There’s no doubt that technology, particularly smart phones, has changed the way we communicate. And the way we date. This article in USA Today had some interesting statistics on texting and how young adults use it in their dating lives.
According to the article, texting is one of the major game changers in the world of dating. “Casual, easy and non-threatening — the simple beauty of text messaging is upending American dating culture. Not since the dawn of the automobile has a technology — the cellphone — so swiftly and radically changed the way people interact, meet and move forward (or not) in a relationship. Texting has created a new brand of mobile etiquette, and for dating, it has given rise to new ways of flirting and even defining exactly what’s going on between two people.”
Texting has pretty much been part of every one of my past relationships. It’s a nice way to stay in touch with your significant other during the day when a work or school environment doesn’t allow for talking on the phone. It’s nice to get a text to know the other person is thinking about you.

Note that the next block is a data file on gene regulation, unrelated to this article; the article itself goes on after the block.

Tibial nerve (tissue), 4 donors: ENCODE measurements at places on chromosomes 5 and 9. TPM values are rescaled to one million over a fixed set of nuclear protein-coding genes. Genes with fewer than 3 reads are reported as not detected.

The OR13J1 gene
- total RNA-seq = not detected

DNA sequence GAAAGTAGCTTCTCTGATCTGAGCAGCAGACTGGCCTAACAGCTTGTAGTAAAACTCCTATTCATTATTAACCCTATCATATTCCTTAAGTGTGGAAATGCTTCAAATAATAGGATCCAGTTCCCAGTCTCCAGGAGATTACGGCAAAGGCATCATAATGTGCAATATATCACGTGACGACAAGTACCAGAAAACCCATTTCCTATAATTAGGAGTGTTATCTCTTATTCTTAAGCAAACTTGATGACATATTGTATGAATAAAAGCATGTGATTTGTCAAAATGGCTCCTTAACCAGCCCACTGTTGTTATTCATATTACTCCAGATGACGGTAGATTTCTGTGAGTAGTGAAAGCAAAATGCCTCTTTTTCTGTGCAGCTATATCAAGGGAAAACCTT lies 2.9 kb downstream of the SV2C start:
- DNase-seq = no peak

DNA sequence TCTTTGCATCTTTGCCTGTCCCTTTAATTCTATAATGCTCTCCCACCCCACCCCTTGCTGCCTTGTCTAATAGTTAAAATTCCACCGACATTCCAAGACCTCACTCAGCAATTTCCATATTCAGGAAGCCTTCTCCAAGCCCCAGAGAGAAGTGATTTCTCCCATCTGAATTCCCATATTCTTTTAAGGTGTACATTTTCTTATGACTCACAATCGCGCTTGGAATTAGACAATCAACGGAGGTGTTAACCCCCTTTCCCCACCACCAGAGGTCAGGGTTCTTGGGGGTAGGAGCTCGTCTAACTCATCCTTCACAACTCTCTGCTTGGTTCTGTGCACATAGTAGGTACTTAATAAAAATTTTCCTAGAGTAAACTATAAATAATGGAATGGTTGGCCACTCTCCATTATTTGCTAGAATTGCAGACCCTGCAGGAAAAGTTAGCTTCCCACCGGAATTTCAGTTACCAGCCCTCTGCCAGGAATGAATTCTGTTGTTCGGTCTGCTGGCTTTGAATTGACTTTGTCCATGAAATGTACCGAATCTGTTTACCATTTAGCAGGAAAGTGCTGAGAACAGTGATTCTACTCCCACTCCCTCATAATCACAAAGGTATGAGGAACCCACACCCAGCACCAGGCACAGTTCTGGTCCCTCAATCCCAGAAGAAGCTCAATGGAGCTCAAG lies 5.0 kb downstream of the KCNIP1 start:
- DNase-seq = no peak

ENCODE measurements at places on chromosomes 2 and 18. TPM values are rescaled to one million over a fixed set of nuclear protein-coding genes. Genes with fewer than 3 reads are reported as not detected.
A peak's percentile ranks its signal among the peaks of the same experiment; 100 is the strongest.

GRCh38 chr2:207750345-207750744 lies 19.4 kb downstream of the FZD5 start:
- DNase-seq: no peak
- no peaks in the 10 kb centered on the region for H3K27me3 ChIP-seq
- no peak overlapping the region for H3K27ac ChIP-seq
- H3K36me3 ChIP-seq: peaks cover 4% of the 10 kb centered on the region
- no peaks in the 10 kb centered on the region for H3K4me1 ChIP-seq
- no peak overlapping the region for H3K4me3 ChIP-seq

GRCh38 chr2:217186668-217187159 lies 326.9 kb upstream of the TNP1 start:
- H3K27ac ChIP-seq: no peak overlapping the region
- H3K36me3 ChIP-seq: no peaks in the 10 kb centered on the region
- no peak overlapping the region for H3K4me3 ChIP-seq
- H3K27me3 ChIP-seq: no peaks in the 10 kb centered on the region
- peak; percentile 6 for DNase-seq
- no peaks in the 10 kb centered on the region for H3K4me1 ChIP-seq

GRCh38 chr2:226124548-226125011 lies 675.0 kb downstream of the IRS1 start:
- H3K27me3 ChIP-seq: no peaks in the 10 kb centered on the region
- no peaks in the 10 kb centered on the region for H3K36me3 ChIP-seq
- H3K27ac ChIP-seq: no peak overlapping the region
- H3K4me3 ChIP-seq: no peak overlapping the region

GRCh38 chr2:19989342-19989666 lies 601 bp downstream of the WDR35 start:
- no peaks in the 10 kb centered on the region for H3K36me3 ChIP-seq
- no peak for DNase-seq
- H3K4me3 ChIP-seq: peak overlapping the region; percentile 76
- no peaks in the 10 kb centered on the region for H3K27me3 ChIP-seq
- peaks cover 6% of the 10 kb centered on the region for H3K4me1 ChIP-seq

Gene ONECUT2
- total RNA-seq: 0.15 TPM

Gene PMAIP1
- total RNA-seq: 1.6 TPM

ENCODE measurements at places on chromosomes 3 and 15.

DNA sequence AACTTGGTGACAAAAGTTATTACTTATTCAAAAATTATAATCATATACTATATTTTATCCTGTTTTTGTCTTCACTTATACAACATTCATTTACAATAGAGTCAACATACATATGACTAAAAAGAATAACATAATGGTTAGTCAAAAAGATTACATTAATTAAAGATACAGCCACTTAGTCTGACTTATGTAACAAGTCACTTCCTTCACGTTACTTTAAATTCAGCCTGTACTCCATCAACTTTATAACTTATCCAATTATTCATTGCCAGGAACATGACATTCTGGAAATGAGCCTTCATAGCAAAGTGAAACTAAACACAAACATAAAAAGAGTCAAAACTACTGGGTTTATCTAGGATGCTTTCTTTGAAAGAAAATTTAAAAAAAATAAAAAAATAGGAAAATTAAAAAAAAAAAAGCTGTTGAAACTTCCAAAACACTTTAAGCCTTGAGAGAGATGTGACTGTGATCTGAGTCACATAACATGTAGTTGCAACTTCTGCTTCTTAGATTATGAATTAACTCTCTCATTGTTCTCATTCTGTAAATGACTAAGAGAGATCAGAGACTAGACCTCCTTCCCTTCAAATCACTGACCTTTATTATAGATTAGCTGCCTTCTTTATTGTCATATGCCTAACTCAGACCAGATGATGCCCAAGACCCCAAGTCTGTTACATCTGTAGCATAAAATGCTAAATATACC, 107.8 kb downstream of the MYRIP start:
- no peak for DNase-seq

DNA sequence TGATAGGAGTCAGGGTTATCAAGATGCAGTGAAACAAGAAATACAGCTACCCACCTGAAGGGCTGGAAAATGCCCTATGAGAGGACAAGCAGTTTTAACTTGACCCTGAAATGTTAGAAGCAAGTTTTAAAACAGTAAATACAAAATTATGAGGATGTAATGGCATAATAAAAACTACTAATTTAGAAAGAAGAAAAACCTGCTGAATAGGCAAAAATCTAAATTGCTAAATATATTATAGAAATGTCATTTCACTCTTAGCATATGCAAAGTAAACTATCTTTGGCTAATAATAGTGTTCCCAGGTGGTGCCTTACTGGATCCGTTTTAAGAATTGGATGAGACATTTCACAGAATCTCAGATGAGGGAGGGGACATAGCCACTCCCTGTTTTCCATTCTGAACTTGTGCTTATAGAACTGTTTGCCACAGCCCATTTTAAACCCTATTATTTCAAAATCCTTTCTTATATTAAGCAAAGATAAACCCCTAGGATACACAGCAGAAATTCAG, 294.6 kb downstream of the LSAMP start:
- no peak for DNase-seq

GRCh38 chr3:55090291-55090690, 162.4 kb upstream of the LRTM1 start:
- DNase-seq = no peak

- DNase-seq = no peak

It seems most people agree. The article lists these statistics:
“• Approximately one-third of men (31%) and women (33%) agree it’s less intimidating to ask for a date via text vs. a phone call.
• One in four say an hour is the longest acceptable response time to a text to someone you are dating or interested in dating; one in 10 expect a response instantly or within a few minutes.
• More men (44%) than women (37%) say mobile devices make it easier to flirt and get acquainted.”
This isn’t meant to be a post on the pros and cons of texting in relationships, because every relationship is unique and every couple has to figure out how they best communicate and which type of communication they prefer.
But how you communicate can be just as important as what you communicate. There are times when a text shouldn’t replace face-to-face, real-life conversation. I remember reading about a celebrity who texted his wife he wanted a divorce. While that’s an extreme example, it’s a reminder that things such as tone, body language and eye contact are important. But those things tend to get lost in the land of online communication, especially texting.
What do you think? How has texting changed the way you date? Is it your preferred method of communication?